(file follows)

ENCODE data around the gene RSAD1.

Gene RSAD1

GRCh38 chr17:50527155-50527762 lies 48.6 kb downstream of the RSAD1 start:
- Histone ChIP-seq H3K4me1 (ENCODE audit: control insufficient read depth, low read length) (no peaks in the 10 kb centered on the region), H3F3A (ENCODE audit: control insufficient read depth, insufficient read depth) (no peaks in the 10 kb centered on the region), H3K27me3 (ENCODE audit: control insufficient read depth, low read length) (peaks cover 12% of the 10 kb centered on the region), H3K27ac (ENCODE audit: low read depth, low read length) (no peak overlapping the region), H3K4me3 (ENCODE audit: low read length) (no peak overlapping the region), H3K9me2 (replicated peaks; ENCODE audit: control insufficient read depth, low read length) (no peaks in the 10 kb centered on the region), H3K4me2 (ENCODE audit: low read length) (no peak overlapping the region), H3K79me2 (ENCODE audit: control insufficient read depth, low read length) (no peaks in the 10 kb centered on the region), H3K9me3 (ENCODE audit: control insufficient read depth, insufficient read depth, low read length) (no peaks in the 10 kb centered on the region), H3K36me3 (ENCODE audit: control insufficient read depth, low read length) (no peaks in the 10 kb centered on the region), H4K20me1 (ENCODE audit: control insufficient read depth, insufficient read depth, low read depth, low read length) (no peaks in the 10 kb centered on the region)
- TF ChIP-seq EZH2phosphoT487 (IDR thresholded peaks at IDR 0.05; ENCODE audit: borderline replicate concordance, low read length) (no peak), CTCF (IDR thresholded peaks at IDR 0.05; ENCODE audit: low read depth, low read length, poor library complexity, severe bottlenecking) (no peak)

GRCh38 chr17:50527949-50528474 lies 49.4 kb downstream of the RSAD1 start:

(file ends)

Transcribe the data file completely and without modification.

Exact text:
ENCODE data around the gene RSAD1.

Gene RSAD1

GRCh38 chr17:50527155-50527762 lies 48.6 kb downstream of the RSAD1 start:
- Histone ChIP-seq H3K4me1 (ENCODE audit: control insufficient read depth, low read length) (no peaks in the 10 kb centered on the region), H3F3A (ENCODE audit: control insufficient read depth, insufficient read depth) (no peaks in the 10 kb centered on the region), H3K27me3 (ENCODE audit: control insufficient read depth, low read length) (peaks cover 12% of the 10 kb centered on the region), H3K27ac (ENCODE audit: low read depth, low read length) (no peak overlapping the region), H3K4me3 (ENCODE audit: low read length) (no peak overlapping the region), H3K9me2 (replicated peaks; ENCODE audit: control insufficient read depth, low read length) (no peaks in the 10 kb centered on the region), H3K4me2 (ENCODE audit: low read length) (no peak overlapping the region), H3K79me2 (ENCODE audit: control insufficient read depth, low read length) (no peaks in the 10 kb centered on the region), H3K9me3 (ENCODE audit: control insufficient read depth, insufficient read depth, low read length) (no peaks in the 10 kb centered on the region), H3K36me3 (ENCODE audit: control insufficient read depth, low read length) (no peaks in the 10 kb centered on the region), H4K20me1 (ENCODE audit: control insufficient read depth, insufficient read depth, low read depth, low read length) (no peaks in the 10 kb centered on the region)
- TF ChIP-seq EZH2phosphoT487 (IDR thresholded peaks at IDR 0.05; ENCODE audit: borderline replicate concordance, low read length) (no peak), CTCF (IDR thresholded peaks at IDR 0.05; ENCODE audit: low read depth, low read length, poor library complexity, severe bottlenecking) (no peak)

GRCh38 chr17:50527949-50528474 lies 49.4 kb downstream of the RSAD1 start: